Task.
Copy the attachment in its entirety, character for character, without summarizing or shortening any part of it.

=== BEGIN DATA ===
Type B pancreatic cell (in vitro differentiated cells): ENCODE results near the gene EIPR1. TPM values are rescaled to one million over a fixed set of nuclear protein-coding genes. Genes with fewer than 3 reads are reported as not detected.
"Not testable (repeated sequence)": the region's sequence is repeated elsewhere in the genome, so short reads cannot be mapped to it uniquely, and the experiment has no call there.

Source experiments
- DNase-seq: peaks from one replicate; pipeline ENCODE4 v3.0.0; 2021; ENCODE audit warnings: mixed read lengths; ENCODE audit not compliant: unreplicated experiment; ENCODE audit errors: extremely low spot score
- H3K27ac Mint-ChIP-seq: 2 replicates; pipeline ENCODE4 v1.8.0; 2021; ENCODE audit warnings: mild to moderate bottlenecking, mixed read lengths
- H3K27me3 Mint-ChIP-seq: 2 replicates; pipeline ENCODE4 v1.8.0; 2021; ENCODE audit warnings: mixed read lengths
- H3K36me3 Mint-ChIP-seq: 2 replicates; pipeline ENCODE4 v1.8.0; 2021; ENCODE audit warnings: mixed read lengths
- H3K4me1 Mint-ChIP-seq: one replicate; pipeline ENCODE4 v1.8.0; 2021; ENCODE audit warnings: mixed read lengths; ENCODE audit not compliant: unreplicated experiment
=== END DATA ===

Type B pancreatic cell (in vitro differentiated cells): ENCODE results near the gene EIPR1. TPM values are rescaled to one million over a fixed set of nuclear protein-coding genes. Genes with fewer than 3 reads are reported as not detected.
"Not testable (repeated sequence)": the region's sequence is repeated elsewhere in the genome, so short reads cannot be mapped to it uniquely, and the experiment has no call there.

Source experiments
- DNase-seq: peaks from one replicate; pipeline ENCODE4 v3.0.0; 2021; ENCODE audit warnings: mixed read lengths; ENCODE audit not compliant: unreplicated experiment; ENCODE audit errors: extremely low spot score
- H3K27ac Mint-ChIP-seq: 2 replicates; pipeline ENCODE4 v1.8.0; 2021; ENCODE audit warnings: mild to moderate bottlenecking, mixed read lengths
- H3K27me3 Mint-ChIP-seq: 2 replicates; pipeline ENCODE4 v1.8.0; 2021; ENCODE audit warnings: mixed read lengths
- H3K36me3 Mint-ChIP-seq: 2 replicates; pipeline ENCODE4 v1.8.0; 2021; ENCODE audit warnings: mixed read lengths
- H3K4me1 Mint-ChIP-seq: one replicate; pipeline ENCODE4 v1.8.0; 2021; ENCODE audit warnings: mixed read lengths; ENCODE audit not compliant: unreplicated experiment